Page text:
Friday, January 14, 2011

Dr. King's Nightmare

Image credit: Wikimedia Commons.

As most Americans know, civil rights leader Martin Luther King had a dream. What relatively few of us know is that he also had a nightmare:
The Western arrogance of feeling that it has everything to teach others and nothing to learn from them is not just. A true revolution of values will lay hands on the world order and say of war: 'This way of settling differences is not just.' This business of burning human beings with napalm, of filling our nation's homes with orphans and widows, of injecting poisonous drugs of hate into veins of people normally humane, of sending men home from dark and bloody battlefields physically handicapped and psychologically deranged, cannot be reconciled with wisdom, justice and love. A nation that continues year after year to spend more on military 'defense' than on programs of social uplift is approaching spiritual death.

Beyond Vietnam: A Time to Break Silence
I don't think that the form of arrogance Dr. King referred to is unique to Western culture - any sufficiently successful culture is bound to contain people who think that their way is the best way, and that they have nothing to learn from the rest of us. But the West does have such people, and they seem to be far more influential than their limited view of the world merits.

It's the priorities MLK spoke of that I find interesting. In retrospect, he seems to have predicted the place we're in now - a nation diminished both economically and intellectually from what we were in his time. We've become more inclusive, but we're mostly more inclusive at the bottom 99% of our society. The ones who really count are what they've always been.

Caption: Soldiers from Company A, 3-187th Infantry watch from an observation post as bombs are dropped on insurgent positions during Operation Iron Blade II in Ghazni Province Nov. 28.

Image credit: Lt. Col. David Fivecoat/U.S. Army

In a time when we have no real enemies worthy of the name, we've become obsessed with defense, spending far more than any other advanced country and getting even less. We pay for these priorities in lost jobs and diminished prospects. After the Second World War, we were the world's leader in physics. Now, thanks to our neglect, coupled with Europe's interest, they appear to be regaining the lead they had in the early part of the Twentieth Century. From going to the Moon in a decade, our space program can't even service the space station it built. The next generation of boosters has been canceled. Our infrastructure inadequate and crumbling thanks to decades of neglect. We sacrificed all this, not to mention our health care and retirement, to be better at destroying someone else's country than anyone else is.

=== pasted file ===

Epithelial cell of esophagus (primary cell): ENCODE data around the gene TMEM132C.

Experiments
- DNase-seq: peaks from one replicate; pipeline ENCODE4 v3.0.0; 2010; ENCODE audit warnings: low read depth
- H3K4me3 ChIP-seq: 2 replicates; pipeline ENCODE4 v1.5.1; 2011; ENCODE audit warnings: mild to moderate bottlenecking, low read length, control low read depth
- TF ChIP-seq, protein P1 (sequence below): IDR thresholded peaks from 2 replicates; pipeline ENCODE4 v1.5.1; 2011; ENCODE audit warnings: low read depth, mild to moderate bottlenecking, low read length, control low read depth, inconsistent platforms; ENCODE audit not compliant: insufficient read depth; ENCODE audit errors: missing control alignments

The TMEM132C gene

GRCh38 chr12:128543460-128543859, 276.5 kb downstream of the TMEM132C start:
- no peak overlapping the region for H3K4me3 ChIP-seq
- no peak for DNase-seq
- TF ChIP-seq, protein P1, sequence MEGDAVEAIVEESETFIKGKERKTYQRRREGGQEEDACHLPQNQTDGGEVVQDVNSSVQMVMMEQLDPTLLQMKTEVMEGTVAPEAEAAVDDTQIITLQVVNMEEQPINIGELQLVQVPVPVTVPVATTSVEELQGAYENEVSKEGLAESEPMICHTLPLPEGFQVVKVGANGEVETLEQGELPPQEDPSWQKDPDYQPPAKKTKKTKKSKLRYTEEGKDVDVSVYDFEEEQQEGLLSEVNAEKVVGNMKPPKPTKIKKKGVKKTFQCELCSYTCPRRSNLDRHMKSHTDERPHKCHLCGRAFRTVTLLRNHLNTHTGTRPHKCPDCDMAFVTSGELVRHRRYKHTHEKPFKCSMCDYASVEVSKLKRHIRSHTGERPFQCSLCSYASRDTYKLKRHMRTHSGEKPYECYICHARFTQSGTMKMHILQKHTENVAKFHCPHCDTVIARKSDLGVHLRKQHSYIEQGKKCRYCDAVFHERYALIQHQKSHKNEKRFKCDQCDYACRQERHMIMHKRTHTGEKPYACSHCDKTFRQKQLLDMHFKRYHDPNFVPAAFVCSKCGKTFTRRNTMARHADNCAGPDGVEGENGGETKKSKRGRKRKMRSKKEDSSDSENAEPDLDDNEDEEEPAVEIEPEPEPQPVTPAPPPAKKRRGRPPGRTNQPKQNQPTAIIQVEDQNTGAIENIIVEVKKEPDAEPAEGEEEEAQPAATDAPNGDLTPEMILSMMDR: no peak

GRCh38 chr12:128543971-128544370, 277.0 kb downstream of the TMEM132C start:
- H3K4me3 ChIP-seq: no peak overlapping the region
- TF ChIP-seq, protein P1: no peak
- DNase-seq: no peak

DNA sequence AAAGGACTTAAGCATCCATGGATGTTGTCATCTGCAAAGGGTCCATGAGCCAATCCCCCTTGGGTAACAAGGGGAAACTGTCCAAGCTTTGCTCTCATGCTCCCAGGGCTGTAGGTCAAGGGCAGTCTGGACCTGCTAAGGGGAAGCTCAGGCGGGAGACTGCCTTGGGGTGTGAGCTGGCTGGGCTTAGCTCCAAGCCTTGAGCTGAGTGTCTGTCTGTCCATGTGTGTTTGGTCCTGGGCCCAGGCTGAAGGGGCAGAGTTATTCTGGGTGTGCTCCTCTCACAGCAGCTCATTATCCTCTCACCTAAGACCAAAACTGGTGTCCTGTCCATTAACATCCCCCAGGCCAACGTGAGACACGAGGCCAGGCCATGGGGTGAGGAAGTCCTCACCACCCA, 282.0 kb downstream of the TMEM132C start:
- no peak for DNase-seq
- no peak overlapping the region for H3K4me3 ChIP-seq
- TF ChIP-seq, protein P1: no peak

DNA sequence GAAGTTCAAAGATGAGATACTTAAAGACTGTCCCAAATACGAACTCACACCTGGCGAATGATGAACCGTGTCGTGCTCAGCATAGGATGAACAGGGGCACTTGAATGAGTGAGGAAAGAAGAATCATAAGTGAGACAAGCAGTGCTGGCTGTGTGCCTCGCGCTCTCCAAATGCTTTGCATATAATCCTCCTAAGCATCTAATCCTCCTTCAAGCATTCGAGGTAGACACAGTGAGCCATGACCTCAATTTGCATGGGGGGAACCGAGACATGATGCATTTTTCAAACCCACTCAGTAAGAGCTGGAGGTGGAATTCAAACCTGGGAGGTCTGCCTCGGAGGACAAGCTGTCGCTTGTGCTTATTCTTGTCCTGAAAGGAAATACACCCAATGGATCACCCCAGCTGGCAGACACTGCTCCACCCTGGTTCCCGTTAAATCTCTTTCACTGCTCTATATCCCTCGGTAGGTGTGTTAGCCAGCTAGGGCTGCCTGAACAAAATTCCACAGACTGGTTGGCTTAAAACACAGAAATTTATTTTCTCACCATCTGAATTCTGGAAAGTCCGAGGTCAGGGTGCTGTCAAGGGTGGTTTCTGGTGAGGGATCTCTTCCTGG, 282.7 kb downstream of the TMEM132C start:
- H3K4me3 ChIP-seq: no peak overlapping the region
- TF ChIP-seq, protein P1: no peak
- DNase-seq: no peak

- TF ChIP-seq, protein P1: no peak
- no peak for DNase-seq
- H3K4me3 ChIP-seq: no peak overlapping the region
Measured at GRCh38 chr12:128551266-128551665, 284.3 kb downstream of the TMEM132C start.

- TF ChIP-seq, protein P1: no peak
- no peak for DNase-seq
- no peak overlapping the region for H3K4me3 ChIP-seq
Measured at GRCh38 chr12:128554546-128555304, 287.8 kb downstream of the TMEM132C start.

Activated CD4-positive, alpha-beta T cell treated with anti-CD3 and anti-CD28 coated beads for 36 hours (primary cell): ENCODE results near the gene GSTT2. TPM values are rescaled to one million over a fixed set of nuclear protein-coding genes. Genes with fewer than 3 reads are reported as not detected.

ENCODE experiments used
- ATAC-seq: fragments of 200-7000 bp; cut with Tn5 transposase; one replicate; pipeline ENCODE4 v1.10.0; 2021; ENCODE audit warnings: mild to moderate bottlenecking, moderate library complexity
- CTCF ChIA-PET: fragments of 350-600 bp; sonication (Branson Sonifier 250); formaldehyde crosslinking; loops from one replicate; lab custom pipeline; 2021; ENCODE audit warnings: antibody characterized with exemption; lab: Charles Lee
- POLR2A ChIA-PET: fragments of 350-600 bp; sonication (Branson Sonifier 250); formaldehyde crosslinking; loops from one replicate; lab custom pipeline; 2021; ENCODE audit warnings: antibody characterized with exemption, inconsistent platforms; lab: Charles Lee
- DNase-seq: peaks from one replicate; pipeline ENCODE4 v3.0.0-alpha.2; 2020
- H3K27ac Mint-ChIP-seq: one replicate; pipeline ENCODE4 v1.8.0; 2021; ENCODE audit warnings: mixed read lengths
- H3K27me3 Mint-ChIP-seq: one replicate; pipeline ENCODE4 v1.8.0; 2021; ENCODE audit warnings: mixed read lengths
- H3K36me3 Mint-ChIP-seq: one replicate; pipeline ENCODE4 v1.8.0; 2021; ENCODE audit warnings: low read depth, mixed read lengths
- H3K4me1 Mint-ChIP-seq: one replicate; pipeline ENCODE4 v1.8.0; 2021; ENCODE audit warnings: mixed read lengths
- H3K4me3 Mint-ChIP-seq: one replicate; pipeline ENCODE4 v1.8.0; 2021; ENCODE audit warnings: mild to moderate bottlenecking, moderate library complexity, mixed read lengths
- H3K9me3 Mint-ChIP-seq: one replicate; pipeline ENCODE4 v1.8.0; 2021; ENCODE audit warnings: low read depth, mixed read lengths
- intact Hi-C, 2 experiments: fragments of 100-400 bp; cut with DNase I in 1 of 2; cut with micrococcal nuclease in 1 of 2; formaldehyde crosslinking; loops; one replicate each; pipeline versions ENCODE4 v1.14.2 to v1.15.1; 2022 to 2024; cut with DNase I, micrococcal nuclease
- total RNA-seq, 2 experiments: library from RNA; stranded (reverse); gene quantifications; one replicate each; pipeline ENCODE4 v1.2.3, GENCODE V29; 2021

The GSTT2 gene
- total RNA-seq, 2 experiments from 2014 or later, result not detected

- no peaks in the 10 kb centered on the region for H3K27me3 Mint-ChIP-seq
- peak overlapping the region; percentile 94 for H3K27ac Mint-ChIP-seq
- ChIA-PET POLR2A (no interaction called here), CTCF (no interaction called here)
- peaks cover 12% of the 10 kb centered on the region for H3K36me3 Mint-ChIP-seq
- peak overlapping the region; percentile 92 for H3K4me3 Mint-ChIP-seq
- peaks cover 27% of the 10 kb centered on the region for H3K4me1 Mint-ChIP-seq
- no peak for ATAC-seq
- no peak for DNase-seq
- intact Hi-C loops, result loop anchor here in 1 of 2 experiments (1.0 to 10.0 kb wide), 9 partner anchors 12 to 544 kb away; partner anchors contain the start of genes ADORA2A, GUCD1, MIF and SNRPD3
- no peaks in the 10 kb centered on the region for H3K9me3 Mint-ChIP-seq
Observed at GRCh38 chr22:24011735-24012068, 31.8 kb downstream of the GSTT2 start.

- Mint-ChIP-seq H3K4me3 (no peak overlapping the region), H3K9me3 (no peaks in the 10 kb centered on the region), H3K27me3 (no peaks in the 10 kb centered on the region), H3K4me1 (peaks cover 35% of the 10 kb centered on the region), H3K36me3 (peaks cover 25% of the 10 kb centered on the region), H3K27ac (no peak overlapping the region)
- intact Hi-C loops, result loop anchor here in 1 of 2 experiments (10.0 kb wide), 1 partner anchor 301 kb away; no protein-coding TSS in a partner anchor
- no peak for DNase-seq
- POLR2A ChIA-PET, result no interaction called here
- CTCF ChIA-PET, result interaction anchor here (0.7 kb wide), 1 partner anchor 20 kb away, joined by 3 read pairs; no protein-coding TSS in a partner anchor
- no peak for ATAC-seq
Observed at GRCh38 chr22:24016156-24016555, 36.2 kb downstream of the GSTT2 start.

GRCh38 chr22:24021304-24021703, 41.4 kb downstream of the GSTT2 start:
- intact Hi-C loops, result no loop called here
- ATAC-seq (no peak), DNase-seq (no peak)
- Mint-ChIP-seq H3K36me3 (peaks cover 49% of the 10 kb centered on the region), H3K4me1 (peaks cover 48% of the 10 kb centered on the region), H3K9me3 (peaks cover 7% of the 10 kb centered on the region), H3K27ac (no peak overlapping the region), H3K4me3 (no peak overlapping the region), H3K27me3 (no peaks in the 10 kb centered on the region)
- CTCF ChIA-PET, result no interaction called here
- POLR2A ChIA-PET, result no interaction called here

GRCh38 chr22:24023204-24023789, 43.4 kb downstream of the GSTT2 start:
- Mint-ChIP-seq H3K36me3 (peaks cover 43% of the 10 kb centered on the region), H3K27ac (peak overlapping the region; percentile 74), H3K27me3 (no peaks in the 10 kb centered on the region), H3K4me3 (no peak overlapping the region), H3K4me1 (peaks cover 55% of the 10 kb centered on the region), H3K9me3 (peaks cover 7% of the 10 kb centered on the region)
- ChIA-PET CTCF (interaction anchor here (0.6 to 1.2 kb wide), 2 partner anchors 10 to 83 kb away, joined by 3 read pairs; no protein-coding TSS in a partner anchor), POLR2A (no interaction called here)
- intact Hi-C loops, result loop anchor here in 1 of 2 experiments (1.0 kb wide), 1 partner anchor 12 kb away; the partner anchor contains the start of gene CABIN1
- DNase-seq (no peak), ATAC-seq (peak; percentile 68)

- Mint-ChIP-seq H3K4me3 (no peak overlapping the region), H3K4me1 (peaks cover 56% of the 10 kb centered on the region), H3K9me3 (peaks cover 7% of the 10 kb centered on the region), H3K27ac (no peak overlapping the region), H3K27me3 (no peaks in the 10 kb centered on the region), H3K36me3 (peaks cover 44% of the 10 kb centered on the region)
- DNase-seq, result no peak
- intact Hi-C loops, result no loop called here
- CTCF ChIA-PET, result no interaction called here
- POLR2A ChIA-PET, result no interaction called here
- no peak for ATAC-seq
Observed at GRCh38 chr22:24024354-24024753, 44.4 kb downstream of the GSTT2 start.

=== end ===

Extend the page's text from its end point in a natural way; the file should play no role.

I'm not a pacifist. I worked for the defense industry for two decades, so I recognize that there is both a use and a need for defense spending. I feel, like both Sherman and Lee, that war is almost necessarily an awful thing. I also believe, as they eventually did, that it should be a rare thing. A country that spends so much on its military, when there is no clear need, is a country with a screwed up sense of priorities. It won't use that military judiciously, either. That's particularly true, as is the case now, when that country neglects its own needs to spend so outrageously.

Over the years, we've both fulfilled Martin Luther King's dream, and made his nightmare come true.

(h/t to David Swanson for that MLK quote.)


Formerly T-Bear said...

IIRC the late Carl Sagan expressed concern over the cancellation of numerous space exploration projects in order to fund the shuttle program. He maintained that once the economic impetus was eliminated and the skills and expertise needed for the projects was dispersed and funding was diverted, it would become impossible to reconstruct the exploration projects in the future if they were reconsidered.

The same argument was applied to the proposed Superconducting Super Collider (SSC) to no avail. Sagan foresaw once the impetus was gone, the trajectory would be that of decline. Here too, Dr. King's nightmare takes form in another manner, the decline of ability, the deterioration of the intellect, and impoverishment of curiosity.

In the intervening twenty odd years since SSC that forecast is repeatedly confirmed. Neither the political will, the economic ability, nor public support are available to restore these explorations, all has been sacrificed to feed the appetite of Mars. There is no 'minority report' that will be heard or accepted. The end of national power is in sight, it is the light ahead, at the bend in the tunnel. Never trust the vote to anyone who knows the world is 6000 years old, or still believes the fables told to frighten children.

Cujo359 said...

Yes, Carl Sagan did warn about that issue with the Shuttle. My own opinion is that the Shuttle was also important, and NASA's funding should have been maintained so that both unmanned exploration and the Shuttle would have been continued. If that difference had come out of the DoD budget, it would have scarcely been noticeable in the Pentagon's budget.

Ditto the SSC - Europe went ahead with it, with roughly the same GDP we have. They didn't sacrifice the rest of their science funding to pay for CERN. They just didn't pay for a big, gold-plated military that could be shipped anywhere they thought they needed it.

That's the problem - NASA, and other important agencies (HUD, the non-nuclear part of DOE, the VA), have to choose between competing needs, but the Pentagon gets, and wastes, far more than any of them.